Why Do People Like to Buy Deep-Fried Foods? − A Means-End Chain
The public’s perceptions of food-related risks are important determinants of food choice and safety practices. Generally, the understanding about specific food hazards affects food consumption. However, though the public are aware that eating fried foods (such as fried chicken) is harmful to health, stalls selling deep fried foods are the most popular in night markets. In this study, we explored why consumers do not reject temptations despite understanding the hazards of eating fried foods. This study used means-end chain techniques to examine whether the personal values of those who consume a high fat diet are reflected through the benefits and attributes they perceive in consuming such food. In order to provide insights into consumers’ intrinsic values pertaining to the purchase of deep-fried products, 30 undergraduates and 30 workers were interviewed using the “soft” laddering research technique to assess means-end chains. The results (ladders) of these qualitative interviews were coded, aggregated, and presented in a set of hierarchical structured value maps. The attributes of deep-fried food were delicacy, craving for food, fragrance attraction, physiological demand, convenience, inexpensiveness, mood melancholy, and habit. States of feeling guilty and contradictory psychological imbalance may occur in consumers’ minds owing to the linkages among the consequences of consuming fried food, such as risk for cardiovascular disease, cancer, and obesity; poor digestion; and skin problems. Further, feelings of satisfaction and happiness were linked with the consequences of relieving pressure and sharing with others. Based on these results, this study provides recommendations for the practice of nutrition education.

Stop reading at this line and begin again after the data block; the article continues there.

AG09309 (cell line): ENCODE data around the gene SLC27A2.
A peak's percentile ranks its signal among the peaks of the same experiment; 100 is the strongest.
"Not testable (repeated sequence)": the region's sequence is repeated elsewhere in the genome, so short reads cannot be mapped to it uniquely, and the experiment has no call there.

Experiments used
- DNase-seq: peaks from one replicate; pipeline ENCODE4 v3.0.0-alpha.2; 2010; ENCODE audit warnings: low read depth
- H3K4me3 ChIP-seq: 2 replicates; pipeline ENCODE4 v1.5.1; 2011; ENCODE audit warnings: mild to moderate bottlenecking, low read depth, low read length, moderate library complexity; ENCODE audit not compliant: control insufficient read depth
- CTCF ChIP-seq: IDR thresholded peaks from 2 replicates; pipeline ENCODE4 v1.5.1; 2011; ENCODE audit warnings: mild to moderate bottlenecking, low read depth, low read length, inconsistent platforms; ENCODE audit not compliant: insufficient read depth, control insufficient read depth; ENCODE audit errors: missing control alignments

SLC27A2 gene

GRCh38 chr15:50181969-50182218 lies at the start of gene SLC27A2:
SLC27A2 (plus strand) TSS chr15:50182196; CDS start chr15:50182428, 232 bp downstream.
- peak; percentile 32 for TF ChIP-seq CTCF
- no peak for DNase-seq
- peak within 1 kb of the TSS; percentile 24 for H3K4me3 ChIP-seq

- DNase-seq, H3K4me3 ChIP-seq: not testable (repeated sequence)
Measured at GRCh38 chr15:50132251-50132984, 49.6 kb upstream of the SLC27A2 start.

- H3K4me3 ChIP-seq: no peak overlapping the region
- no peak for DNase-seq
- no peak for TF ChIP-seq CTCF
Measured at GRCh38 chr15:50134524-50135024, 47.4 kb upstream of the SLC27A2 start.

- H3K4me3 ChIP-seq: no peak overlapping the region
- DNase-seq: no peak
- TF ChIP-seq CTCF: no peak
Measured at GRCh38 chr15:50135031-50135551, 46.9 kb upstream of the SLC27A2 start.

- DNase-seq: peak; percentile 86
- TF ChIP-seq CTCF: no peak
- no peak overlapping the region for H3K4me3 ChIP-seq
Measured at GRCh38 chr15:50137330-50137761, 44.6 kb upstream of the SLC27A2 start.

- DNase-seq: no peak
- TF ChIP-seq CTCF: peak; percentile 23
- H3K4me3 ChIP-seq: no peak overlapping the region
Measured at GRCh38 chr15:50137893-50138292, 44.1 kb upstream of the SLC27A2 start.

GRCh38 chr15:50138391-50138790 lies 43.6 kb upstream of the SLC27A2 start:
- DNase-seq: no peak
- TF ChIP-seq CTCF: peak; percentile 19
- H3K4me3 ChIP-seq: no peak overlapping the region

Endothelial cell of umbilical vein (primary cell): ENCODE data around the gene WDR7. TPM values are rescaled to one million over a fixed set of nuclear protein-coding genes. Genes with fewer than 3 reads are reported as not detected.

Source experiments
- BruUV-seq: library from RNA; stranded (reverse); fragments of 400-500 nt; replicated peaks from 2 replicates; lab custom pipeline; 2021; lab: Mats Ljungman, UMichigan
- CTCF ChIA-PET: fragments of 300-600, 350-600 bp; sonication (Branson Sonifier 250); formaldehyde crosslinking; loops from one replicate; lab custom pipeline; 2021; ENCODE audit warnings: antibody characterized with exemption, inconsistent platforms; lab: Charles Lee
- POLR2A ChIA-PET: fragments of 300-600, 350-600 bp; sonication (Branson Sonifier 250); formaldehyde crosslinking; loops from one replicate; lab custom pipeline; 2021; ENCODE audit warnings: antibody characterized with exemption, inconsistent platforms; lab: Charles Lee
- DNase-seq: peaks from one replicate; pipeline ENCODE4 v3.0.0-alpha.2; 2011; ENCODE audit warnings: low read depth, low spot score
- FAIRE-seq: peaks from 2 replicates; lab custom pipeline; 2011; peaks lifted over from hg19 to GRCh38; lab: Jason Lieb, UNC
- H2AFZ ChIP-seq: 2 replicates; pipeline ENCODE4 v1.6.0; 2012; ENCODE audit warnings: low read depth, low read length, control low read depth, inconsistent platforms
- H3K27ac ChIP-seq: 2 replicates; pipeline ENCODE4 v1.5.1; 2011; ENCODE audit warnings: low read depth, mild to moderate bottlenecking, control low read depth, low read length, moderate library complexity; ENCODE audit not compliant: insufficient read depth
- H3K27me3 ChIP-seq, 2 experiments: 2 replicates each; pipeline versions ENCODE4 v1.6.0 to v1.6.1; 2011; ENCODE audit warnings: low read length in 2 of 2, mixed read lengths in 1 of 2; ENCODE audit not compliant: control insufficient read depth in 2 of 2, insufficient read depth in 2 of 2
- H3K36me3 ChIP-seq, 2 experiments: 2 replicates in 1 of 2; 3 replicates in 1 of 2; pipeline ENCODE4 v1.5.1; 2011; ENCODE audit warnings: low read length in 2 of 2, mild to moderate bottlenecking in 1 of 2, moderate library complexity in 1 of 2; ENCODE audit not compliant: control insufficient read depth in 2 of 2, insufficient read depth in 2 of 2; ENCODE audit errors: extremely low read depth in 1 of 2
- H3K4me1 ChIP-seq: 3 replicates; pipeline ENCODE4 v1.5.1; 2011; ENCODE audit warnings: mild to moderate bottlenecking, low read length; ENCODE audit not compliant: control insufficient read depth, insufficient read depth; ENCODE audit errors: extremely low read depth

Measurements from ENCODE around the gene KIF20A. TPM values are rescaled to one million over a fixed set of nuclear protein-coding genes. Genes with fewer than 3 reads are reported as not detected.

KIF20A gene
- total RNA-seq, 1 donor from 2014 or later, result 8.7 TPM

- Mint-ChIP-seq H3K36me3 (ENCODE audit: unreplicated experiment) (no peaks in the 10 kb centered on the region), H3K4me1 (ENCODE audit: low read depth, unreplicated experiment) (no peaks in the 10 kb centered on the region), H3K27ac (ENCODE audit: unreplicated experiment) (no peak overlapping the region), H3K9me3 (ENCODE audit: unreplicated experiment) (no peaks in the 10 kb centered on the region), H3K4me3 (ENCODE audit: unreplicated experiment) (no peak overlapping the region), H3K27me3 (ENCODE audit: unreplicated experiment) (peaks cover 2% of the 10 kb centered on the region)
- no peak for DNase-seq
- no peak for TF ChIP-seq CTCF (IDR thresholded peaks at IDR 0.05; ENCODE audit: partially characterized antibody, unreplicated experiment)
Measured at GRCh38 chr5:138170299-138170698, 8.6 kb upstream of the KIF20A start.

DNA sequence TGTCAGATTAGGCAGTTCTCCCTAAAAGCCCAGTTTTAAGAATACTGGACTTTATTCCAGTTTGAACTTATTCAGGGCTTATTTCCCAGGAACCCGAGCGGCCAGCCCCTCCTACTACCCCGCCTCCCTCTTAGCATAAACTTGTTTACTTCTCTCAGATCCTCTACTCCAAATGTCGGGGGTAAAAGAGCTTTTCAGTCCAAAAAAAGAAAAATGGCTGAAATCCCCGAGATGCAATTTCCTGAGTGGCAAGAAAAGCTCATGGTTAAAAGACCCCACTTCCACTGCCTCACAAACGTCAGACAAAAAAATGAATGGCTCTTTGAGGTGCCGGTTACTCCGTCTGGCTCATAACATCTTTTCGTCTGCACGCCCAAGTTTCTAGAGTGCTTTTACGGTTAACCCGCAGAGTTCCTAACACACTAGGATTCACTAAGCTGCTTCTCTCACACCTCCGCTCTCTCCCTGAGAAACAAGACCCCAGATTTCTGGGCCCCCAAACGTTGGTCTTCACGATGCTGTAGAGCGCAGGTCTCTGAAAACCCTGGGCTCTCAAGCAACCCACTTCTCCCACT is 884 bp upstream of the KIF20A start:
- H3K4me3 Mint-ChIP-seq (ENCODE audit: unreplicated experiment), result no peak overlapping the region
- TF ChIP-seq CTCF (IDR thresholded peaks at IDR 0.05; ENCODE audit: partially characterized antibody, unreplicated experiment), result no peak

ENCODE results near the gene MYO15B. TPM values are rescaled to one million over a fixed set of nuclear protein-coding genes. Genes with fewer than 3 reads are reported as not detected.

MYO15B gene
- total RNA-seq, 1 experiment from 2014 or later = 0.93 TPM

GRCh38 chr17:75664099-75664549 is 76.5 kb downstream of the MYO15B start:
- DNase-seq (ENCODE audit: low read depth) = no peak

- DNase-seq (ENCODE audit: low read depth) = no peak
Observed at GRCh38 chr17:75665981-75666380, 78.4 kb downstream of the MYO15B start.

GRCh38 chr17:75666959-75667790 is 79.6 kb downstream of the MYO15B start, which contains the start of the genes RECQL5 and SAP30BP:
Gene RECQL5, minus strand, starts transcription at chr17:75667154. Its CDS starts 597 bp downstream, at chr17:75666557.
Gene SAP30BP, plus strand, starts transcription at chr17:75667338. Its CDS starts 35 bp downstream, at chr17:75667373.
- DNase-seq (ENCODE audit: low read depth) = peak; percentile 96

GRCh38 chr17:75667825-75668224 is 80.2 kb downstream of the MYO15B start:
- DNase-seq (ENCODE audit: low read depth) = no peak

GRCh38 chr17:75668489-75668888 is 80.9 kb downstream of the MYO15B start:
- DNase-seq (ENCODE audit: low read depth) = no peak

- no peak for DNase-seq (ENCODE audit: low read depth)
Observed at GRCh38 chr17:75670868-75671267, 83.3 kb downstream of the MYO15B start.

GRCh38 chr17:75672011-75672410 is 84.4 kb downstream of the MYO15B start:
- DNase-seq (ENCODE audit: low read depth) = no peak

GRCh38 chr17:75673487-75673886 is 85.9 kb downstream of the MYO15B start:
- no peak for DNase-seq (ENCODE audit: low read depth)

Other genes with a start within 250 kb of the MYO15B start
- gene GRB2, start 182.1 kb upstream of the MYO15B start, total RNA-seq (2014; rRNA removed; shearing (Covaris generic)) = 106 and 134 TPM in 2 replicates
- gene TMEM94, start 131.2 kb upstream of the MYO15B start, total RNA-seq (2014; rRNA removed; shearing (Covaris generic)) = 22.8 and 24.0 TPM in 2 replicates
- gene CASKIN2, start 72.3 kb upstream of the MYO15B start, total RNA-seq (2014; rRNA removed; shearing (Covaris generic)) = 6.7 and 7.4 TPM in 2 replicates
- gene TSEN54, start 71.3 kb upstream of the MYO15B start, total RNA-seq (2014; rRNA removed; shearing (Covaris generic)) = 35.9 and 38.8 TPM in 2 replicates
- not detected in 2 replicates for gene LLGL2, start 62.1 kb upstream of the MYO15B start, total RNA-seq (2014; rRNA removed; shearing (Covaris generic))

|關鍵詞||方法目的鏈理論、油炸食品、階梯法訪談、means-end chain theory、deep-fried food、laddering interview procedure|